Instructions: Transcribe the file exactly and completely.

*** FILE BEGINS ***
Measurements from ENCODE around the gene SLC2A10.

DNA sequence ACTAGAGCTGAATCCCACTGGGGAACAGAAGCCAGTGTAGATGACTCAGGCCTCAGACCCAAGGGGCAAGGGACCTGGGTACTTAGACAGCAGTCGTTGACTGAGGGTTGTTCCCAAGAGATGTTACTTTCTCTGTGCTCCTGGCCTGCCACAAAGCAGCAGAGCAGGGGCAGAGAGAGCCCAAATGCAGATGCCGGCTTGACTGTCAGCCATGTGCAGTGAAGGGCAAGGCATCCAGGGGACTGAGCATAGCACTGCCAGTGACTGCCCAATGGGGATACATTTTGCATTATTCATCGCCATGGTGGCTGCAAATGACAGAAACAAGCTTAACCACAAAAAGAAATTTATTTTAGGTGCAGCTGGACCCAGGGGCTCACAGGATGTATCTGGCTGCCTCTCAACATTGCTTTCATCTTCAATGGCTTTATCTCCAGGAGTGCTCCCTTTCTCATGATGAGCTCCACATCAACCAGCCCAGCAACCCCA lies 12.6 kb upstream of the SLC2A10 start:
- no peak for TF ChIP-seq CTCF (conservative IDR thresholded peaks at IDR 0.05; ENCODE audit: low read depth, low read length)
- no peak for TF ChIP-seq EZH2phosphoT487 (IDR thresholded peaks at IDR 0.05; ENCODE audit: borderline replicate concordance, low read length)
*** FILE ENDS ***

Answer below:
Measurements from ENCODE around the gene SLC2A10.

DNA sequence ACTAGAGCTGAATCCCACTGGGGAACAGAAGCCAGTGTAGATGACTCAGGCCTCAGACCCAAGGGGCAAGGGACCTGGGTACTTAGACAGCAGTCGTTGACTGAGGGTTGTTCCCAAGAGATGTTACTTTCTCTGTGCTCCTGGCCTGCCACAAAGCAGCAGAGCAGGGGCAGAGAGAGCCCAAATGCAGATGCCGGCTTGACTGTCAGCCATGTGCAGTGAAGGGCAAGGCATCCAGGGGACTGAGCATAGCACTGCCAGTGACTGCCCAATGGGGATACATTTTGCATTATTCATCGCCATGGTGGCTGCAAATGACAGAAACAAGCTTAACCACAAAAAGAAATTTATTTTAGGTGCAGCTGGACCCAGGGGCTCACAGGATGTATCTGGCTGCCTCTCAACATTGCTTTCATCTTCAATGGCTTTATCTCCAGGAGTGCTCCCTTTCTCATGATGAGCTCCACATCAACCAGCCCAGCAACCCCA lies 12.6 kb upstream of the SLC2A10 start:
- no peak for TF ChIP-seq CTCF (conservative IDR thresholded peaks at IDR 0.05; ENCODE audit: low read depth, low read length)
- no peak for TF ChIP-seq EZH2phosphoT487 (IDR thresholded peaks at IDR 0.05; ENCODE audit: borderline replicate concordance, low read length)